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Much criticism of both the local and international media’s role during the May 2000 coup in Fiji emerged after the crisis. Critics included editors and journalists of the local and international media and political and historical analysts who knew...
When Phillip Knightley was researching The First Casualty (1975), controversial fellow Australian journalist Wilfred Burchett was at the top of his list of war correspondents in the Pacific theatre whom he needed to interview. But he was at a loss...
In New Zealand, various journalism ethics codes either specifically condemn news media plagiarism—the passing off by a reporter of another's work or part work as one's own—or demand standards of accuracy and honesty that would preclude its use....
This article explores the ethical issues faced by New Zealand journalists reporting a disaster. Journalists who travelled to Asia to report on the 2004 tsunami were asked to complete an online survey containing a mixture of Likert scale and open-...
For much of the past century there was broad acceptance of the stark contrast between the state’s involvement in the regulation of the content of broadcasting and its laissez-faire relationship with the columns of the press. The ‘failed market’...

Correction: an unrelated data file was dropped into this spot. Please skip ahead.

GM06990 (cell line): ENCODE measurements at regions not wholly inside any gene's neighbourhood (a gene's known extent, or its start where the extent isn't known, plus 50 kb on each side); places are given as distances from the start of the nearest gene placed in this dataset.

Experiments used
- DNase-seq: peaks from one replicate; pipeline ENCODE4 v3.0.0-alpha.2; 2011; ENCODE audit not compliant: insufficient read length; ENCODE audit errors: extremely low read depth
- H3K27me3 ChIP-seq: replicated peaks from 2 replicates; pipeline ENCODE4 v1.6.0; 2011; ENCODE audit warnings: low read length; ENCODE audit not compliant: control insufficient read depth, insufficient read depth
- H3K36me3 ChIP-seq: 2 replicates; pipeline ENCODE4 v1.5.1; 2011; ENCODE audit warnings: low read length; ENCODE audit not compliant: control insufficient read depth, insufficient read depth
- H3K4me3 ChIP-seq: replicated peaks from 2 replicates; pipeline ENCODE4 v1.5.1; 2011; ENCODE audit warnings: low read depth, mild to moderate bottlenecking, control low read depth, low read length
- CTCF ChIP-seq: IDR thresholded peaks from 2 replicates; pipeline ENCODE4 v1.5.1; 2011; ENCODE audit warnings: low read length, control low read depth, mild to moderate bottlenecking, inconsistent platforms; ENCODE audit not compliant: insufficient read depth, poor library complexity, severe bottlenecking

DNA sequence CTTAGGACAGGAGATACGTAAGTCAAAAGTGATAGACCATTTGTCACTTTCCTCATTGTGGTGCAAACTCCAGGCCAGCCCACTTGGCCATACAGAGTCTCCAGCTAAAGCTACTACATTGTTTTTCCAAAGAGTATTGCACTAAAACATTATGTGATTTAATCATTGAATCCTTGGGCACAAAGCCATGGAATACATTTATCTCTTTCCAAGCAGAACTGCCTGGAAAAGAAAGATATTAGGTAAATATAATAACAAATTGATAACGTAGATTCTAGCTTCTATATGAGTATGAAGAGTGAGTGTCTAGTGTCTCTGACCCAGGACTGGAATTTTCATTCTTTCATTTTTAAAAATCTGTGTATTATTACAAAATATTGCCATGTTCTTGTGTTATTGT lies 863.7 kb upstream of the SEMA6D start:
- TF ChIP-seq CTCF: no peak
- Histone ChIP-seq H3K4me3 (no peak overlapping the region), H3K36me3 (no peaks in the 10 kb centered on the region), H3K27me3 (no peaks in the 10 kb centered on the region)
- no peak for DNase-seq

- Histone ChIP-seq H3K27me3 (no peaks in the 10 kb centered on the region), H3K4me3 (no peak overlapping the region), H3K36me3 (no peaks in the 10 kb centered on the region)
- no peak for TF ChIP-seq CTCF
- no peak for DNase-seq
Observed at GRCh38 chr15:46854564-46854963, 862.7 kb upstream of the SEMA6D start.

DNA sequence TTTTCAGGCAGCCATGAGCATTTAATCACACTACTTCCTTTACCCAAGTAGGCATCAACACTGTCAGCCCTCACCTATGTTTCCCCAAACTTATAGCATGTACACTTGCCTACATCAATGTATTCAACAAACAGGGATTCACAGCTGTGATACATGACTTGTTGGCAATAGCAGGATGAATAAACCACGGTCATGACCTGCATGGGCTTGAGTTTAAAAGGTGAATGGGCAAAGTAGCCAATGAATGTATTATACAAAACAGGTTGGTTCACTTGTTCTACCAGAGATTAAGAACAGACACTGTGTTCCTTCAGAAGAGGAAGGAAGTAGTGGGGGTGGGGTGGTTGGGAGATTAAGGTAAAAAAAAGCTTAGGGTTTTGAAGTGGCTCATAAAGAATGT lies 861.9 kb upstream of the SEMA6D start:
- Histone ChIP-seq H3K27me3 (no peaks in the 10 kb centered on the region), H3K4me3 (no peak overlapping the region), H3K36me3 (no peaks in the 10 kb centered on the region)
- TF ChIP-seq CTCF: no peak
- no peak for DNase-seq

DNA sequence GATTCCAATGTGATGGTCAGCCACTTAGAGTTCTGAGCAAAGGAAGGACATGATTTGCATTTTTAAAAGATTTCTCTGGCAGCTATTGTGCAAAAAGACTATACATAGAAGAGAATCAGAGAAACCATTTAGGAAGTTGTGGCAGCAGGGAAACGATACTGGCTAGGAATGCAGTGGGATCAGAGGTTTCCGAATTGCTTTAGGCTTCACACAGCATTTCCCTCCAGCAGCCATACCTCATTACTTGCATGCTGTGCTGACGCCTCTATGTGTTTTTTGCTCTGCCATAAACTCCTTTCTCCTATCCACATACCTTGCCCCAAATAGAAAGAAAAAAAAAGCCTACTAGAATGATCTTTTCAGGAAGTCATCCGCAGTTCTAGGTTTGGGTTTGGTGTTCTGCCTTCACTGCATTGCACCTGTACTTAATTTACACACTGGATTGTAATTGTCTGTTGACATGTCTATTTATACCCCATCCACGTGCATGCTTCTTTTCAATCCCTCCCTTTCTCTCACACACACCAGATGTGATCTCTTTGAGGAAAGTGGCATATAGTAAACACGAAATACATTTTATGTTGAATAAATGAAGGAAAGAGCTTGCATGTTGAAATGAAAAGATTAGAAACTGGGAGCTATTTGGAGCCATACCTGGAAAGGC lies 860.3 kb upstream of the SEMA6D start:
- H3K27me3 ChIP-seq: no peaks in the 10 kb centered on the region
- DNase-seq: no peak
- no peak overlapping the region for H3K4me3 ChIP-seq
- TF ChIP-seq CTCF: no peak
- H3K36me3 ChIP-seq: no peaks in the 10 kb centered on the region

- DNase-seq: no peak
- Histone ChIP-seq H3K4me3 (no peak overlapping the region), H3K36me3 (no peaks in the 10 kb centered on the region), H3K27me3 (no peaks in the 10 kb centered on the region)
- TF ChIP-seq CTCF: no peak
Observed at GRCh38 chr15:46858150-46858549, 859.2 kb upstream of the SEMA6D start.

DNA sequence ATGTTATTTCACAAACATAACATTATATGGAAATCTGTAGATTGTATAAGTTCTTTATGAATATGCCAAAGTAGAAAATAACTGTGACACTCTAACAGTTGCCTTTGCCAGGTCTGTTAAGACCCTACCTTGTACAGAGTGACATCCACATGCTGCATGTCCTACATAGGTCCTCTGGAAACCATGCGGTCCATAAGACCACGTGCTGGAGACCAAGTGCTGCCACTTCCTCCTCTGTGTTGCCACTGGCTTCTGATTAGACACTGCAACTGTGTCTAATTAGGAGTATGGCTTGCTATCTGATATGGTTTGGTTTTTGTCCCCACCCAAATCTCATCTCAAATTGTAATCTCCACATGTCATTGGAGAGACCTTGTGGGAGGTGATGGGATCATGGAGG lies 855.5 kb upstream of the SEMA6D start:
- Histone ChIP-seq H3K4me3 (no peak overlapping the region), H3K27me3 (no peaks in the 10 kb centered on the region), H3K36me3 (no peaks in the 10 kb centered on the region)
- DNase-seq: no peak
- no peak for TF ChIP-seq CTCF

Media accountability systems (M*A*S) have been slow to take root in Oceania. Apart from Papua New Guinea, Fiji is the trend-setter in the region. Following the establishment of the Fiji Media Council in the mid-1990s, several other South Pacific...
Brigadier-General Sitiveni Rabuka, the former prime minister of Fiji who gained notoriety for staging twin coups in 1987, has enjoyed a love-hate relationship with the Fiji and Pacific media for almost two decades. University of Canberra PhD student...
He covers the coverage of wars and the fine borderline that journalists might cross to become propaganda merchants: World War II, Vietnam, The Gulf, Kosovo, to name a few, and now the ‘War on Terror’. And the performance so far of the news media in...
Commentary: In Baghdad, the rise and folly of rapacious imperial power is commemorated in a forgotten cemetery called the North Gate. Dogs are its visitors; the rusted gates are padlocked, and skeins of traffic fumes hang over its parade of...
Two months after ‘liberating’ Iraq, the Anglo-American authorities in Baghdad decided to control the new and free Iraqi press. Newspapers that publish ‘wild stories’, material deemed provocative or capable of inciting ethnic violence, are being...

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